Morrill Hall, shown above circa 1925, was the first building constructed on campus when the University of Nevada was moved from Elko to Reno in 1885.

In July 1862, with the Civil War raging around him, President Abraham Lincoln took time out to sign the Land-Grant College (or Morrill) Act. Its title gives a clear indication of its purpose: It was “An Act Donating Public Lands to the Several States and Territories which may provide Colleges for the Benefit of Agriculture and the Mechanic Arts.” And what better state than Nevada for the establishment of a college dedicated to farming and the “mechanic arts”—i.e., mining?

In 1873, Nevada Governor Lewis R. Bradley and his nine-year-old legislature took advantage of the Morrill Act to establish a new state university. They selected Elko, a bustling Central Pacific-built railroad town that had grown to become the seat of newly formed Elko County. They also decided, however, that the new institution was not yet ready to serve as a full-fledged university, and instead mandated that it would act merely as a training center, teaching courses “required for admission into the freshman class in colleges.” It would serve as the handmaiden to other, “real” universities. Officially designated the “University Preparatory School,” it opened its doors in 1874—to a total enrollment of seven students.

Not surprisingly, the response to the new school over the next several years was less than overwhelming. In 1885, with enrollments and public opinion disappointingly low, the governor signed a bill relocating the school to another thriving railroad town—Reno. It would have been difficult to find a city that had enjoyed a more meteoric rise. In 1871, the Nevada Legislature named Reno the Washoe County seat—the same year the city requested and received its own Central Pacific line from Carson City. In short order, Reno had become a major commercial center, as well as what the official city website describes as a “transfer point for the immense wealth coming out of the Comstock Lode.” After voting to move the school to Reno, the Board of Regents purchased 10 acres north of the city and broke ground. On March 31, 1886, although the physical structure had not yet been completed, the first school term commenced, with a 75-student population and a new principal and professor of mining. The university substantially expanded its list of subjects to include metallurgy, surveying, chemistry, French, assaying, and mechanics, among others. Five years later, the school’s first mining laboratory was built. As a result, it would never again be defined as a “preparatory school.”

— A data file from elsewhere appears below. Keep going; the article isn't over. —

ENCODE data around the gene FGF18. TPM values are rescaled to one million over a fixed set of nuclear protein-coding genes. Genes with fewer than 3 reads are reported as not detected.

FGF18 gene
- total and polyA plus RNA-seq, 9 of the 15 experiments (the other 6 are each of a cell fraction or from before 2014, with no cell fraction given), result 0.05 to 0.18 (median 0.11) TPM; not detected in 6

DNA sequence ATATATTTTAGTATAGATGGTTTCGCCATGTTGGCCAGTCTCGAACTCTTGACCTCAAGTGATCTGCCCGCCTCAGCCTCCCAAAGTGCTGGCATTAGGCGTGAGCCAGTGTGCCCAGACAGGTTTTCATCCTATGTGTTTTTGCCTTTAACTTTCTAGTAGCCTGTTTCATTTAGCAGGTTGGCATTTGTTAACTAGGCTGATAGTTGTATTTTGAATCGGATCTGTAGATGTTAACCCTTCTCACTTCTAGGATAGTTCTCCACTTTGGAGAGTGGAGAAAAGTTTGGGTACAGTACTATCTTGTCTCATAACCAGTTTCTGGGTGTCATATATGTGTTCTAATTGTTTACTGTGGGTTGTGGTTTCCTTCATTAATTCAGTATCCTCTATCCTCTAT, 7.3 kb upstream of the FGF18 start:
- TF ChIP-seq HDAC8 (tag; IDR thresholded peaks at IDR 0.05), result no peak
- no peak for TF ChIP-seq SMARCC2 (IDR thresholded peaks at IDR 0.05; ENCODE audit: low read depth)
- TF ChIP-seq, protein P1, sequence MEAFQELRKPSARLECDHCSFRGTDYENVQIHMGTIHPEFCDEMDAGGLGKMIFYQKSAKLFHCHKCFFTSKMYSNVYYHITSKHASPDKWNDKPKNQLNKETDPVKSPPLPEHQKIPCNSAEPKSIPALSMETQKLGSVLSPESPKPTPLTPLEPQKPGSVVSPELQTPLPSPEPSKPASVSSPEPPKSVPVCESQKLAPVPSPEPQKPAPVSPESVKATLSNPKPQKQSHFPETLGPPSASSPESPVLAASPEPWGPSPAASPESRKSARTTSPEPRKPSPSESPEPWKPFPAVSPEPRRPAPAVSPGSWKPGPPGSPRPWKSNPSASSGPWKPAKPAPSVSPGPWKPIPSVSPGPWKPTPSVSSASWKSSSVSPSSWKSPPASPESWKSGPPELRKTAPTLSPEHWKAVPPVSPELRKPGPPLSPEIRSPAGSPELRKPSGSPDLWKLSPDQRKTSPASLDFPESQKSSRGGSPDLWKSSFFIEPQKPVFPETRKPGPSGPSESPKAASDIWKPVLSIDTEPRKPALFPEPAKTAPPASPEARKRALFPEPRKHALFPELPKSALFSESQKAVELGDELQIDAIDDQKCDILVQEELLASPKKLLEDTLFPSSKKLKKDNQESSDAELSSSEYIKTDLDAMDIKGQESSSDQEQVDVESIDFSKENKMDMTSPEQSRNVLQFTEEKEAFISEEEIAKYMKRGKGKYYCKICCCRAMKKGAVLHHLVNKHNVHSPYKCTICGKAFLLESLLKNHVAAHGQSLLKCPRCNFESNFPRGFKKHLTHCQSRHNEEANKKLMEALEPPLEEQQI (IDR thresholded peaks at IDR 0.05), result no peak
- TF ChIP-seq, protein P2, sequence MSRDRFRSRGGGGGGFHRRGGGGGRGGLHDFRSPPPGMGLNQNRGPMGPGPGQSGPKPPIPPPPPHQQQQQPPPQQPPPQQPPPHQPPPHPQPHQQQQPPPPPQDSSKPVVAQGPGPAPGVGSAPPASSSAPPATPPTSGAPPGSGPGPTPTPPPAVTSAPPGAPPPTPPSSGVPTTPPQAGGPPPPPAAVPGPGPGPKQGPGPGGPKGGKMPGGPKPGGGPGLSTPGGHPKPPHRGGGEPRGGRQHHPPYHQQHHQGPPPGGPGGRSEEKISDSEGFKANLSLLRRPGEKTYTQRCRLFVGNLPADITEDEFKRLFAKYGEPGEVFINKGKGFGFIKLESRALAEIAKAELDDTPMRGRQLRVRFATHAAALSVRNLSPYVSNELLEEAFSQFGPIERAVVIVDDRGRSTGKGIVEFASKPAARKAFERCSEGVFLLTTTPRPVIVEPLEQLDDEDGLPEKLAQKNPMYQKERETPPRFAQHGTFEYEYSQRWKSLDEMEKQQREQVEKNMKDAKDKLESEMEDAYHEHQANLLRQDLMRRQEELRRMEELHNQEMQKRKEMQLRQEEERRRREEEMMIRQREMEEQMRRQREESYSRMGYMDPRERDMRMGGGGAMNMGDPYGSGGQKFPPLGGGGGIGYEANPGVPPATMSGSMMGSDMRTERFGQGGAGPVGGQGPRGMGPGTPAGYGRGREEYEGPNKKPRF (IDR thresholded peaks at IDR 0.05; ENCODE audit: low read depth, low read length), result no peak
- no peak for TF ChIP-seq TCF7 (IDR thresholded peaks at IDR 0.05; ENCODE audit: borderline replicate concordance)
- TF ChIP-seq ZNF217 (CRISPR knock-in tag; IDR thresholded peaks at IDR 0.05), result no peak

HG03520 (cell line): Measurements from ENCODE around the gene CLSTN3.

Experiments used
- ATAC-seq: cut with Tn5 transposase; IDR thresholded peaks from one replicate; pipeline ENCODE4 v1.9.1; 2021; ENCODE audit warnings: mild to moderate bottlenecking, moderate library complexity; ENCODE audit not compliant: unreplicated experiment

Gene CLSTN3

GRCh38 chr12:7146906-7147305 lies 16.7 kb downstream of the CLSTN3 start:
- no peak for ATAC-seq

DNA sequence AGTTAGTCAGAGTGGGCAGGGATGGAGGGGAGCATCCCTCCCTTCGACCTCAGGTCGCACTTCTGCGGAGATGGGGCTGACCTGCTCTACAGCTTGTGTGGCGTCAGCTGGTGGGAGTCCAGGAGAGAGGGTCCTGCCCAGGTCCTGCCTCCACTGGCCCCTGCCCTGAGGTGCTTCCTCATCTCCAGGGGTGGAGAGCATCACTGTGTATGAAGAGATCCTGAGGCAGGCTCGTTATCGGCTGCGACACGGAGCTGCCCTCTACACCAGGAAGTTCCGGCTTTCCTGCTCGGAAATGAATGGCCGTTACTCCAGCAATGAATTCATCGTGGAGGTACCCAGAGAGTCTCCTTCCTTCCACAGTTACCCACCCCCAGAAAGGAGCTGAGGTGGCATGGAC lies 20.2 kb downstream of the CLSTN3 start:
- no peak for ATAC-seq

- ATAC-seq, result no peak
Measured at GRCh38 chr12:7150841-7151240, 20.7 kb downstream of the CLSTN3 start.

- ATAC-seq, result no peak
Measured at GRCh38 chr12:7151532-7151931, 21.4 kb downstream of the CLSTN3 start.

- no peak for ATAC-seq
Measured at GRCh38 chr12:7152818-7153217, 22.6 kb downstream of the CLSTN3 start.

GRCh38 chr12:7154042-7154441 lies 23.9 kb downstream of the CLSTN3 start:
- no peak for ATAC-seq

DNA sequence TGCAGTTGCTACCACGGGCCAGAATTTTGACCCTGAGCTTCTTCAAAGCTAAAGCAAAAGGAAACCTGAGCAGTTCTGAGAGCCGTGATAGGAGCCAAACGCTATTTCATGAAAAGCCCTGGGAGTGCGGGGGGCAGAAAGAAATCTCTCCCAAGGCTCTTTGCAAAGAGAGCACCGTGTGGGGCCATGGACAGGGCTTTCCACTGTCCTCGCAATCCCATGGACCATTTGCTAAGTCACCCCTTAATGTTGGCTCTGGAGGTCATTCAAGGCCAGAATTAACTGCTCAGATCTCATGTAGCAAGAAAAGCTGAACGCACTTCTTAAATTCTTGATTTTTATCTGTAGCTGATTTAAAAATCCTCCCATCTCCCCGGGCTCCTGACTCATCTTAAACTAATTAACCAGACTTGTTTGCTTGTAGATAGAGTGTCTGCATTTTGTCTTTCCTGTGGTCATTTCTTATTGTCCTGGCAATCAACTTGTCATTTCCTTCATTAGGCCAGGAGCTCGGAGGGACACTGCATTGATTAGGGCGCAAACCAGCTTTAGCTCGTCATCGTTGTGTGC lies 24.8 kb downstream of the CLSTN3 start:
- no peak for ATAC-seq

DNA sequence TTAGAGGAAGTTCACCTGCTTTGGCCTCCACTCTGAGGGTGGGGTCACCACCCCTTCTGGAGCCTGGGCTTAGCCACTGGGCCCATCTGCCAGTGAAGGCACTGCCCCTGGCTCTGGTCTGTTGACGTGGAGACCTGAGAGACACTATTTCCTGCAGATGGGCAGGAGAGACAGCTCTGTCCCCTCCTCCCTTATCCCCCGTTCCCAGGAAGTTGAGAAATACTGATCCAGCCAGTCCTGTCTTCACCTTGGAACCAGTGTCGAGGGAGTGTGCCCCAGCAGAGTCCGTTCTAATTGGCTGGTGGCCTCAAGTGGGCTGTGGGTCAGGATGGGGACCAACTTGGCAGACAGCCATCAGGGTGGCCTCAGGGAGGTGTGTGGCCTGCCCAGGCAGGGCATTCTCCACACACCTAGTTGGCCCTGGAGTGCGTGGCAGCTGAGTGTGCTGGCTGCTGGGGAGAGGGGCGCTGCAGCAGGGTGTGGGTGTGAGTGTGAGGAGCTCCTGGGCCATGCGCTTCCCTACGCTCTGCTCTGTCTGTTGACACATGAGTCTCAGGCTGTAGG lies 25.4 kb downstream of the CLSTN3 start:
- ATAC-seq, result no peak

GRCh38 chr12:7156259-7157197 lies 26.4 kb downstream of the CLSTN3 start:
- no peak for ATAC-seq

True to the original mandate established by the Land-Grant Act, the university also focused its coursework on agricultural education.
Instruction was given that addressed improvements in all aspects of farming and animal husbandry. In 1887, the Hatch Act provided federal funds for the creation of agricultural “experiment stations,” and the University of Nevada proceeded to build its own experiment station.

The same year that marked the passage of the Hatch Act, a third school was created within the university, for the training of teachers, and by 1902, it offered a full three-year program of courses, with a teaching certificate at the end. By so doing, the school gave women in the state the opportunity to acquire a higher education and apply it in a viable working environment. In the interest of providing a well-rounded education, students in all three schools were required to take a variety of courses in addition to those related to their majors. In addition to coursework, all “able-bodied” male students were obligated by both the Morrill Act and the State of Nevada to receive military training and instruction in tactics, as members of the school’s Cadet Corps. The three top members of each class would receive a recommendation to the War Department for the awarding of a commission. The three students in the university’s first graduating class received their Bachelor of Arts degrees in May 1891. By 1899, the student body swelled to an impressive 400. The school that started off as a struggling training center had come into its own as a respected, degree-granting university.